Well its about 9:15 here, outside temps are 35 and dropping. The house is 76-77 degrees, with the air coming from the registers at over 100 degrees. I have reduced the draft from 6 turns to 4 turns. Still coal isn't burnt on the top yet, but below is a nice hot fire. I just wasn't patient. Hopefully in the next couple of days I am able to keep the fire going and keep the house up to temps. I will let you guys know.

PostBy: Oo-v-oO On: Mon Jan 15, 2007 10:49 pm

Yep, patience is the key. We have an Ashley wood/coal stove and we never really tried burning coal in it until last year. There is a steep learning curve when going from wood to coal - I have found that coal needs a lot more air than wood does, and if you have a wood mindset the coal will really not get going. I only tend the fire twice a day, as a general rule - once before going to work and once when I get home. I may top it off with a shovel or two before bed. I keep the bottom ash pan door open to get the most air through the fire when loading and after, to allow the coal to get going in good shape. Leaving it open that long with wood would certainly melt the stovepipe and possibly the top of the stove.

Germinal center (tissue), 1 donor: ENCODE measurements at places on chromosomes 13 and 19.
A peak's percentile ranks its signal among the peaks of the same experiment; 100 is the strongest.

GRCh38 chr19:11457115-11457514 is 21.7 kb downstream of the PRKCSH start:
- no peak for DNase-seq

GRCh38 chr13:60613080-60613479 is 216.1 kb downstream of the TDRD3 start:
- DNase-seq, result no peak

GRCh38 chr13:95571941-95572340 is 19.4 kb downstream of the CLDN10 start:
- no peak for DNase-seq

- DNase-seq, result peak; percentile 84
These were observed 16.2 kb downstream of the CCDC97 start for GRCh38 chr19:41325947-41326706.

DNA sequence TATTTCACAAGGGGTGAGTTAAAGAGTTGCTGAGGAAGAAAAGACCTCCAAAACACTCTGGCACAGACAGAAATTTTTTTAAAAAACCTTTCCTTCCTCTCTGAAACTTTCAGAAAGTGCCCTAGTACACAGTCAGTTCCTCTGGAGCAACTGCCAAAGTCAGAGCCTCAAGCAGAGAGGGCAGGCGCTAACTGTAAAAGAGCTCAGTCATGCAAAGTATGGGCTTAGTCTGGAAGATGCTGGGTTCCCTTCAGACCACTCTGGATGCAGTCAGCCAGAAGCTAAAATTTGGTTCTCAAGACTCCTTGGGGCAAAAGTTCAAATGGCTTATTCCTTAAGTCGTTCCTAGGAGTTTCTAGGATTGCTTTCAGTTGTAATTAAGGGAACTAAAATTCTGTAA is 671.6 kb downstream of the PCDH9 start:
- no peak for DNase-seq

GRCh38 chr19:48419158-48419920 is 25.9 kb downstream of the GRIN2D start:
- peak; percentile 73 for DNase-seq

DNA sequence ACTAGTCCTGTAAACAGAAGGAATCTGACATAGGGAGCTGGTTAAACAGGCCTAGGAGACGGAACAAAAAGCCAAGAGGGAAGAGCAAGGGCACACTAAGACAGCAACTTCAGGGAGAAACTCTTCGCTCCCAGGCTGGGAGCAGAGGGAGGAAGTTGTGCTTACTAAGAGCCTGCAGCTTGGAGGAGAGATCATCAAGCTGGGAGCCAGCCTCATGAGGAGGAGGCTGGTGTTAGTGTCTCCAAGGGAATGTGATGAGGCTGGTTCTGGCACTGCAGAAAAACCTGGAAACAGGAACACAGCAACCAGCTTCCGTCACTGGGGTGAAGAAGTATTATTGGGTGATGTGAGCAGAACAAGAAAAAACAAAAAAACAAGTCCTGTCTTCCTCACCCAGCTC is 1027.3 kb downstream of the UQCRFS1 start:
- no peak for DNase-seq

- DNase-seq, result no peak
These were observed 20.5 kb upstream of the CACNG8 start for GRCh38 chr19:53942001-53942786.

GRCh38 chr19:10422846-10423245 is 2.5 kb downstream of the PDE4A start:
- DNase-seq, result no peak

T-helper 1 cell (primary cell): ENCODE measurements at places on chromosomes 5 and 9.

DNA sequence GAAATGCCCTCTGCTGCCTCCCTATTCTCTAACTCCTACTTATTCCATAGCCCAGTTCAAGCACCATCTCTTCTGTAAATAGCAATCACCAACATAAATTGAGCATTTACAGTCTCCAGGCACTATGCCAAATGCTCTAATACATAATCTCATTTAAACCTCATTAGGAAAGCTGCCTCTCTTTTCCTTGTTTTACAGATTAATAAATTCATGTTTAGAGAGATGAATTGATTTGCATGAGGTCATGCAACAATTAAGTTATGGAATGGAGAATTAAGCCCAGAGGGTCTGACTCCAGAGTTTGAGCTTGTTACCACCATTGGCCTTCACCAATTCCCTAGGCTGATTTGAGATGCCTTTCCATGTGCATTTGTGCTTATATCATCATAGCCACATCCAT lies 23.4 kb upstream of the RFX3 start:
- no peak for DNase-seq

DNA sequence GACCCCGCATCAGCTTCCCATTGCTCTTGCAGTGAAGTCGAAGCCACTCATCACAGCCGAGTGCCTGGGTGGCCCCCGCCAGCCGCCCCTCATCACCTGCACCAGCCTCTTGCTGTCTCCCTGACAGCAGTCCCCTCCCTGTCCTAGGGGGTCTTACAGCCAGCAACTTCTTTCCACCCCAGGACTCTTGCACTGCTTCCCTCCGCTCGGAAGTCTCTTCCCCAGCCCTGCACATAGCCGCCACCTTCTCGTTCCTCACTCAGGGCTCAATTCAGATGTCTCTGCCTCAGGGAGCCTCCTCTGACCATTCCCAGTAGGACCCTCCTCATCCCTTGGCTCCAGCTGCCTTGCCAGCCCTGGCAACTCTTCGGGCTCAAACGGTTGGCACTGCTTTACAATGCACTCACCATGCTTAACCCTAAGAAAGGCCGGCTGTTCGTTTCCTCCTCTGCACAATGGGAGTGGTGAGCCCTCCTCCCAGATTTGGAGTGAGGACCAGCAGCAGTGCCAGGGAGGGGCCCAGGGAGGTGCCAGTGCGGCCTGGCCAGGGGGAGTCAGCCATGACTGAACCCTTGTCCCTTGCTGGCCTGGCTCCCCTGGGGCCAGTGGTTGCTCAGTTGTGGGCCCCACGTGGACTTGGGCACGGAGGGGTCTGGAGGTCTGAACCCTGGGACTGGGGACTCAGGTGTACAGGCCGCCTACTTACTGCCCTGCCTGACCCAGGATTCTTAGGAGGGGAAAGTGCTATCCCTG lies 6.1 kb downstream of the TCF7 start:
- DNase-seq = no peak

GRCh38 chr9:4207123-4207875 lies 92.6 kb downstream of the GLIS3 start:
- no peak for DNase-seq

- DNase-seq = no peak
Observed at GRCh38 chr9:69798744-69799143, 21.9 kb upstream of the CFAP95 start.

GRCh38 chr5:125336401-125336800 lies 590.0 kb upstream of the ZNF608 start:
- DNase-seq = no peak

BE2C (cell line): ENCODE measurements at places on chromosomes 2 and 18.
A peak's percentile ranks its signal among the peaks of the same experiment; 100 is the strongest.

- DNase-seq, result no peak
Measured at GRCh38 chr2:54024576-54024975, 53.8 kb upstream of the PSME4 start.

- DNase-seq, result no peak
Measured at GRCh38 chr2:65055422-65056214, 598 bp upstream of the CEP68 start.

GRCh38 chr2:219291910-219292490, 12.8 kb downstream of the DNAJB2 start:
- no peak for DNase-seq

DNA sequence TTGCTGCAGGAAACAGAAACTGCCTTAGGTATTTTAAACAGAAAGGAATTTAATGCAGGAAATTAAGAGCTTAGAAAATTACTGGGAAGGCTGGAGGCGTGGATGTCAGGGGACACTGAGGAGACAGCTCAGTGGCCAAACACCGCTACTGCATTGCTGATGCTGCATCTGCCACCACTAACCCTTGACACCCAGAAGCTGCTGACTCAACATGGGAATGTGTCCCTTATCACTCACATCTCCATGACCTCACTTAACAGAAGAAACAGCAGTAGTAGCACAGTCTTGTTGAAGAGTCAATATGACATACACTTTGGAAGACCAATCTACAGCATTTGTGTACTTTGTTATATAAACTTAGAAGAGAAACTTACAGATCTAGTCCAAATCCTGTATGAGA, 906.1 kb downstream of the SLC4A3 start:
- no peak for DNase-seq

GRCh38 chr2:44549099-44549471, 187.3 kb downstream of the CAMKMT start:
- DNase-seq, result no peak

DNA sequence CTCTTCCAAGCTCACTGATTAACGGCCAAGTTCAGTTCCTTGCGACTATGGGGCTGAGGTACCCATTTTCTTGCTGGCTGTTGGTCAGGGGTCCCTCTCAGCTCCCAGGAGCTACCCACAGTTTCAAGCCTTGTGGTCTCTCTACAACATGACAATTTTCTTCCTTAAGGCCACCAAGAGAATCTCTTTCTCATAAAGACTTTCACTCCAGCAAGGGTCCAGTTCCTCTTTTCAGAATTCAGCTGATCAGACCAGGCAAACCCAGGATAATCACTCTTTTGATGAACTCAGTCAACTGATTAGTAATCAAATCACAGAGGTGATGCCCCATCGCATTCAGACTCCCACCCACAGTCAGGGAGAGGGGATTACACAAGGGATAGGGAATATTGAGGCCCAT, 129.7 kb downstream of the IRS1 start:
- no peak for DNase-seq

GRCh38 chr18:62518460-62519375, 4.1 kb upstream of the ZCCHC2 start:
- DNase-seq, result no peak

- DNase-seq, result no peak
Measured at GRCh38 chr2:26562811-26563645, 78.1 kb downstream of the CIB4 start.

Just don't forget and leave the door open, lest you melt the grates or warp the stove!
Stove/Furnace Make: Ashley

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PostBy: coaledsweat On: Mon Jan 15, 2007 10:57 pm

Happens to me every time I burn wood. I think it softens the brain. :)
Stoker Coal Boiler: Axeman Anderson 260M
Coal Size/Type: Pea

PostBy: dirvine96 On: Tue Jan 16, 2007 9:29 am


I think you have the same stove as I do. A US Stove 1537 or 1557. You need to keep the bottom door open longer. Here's my method.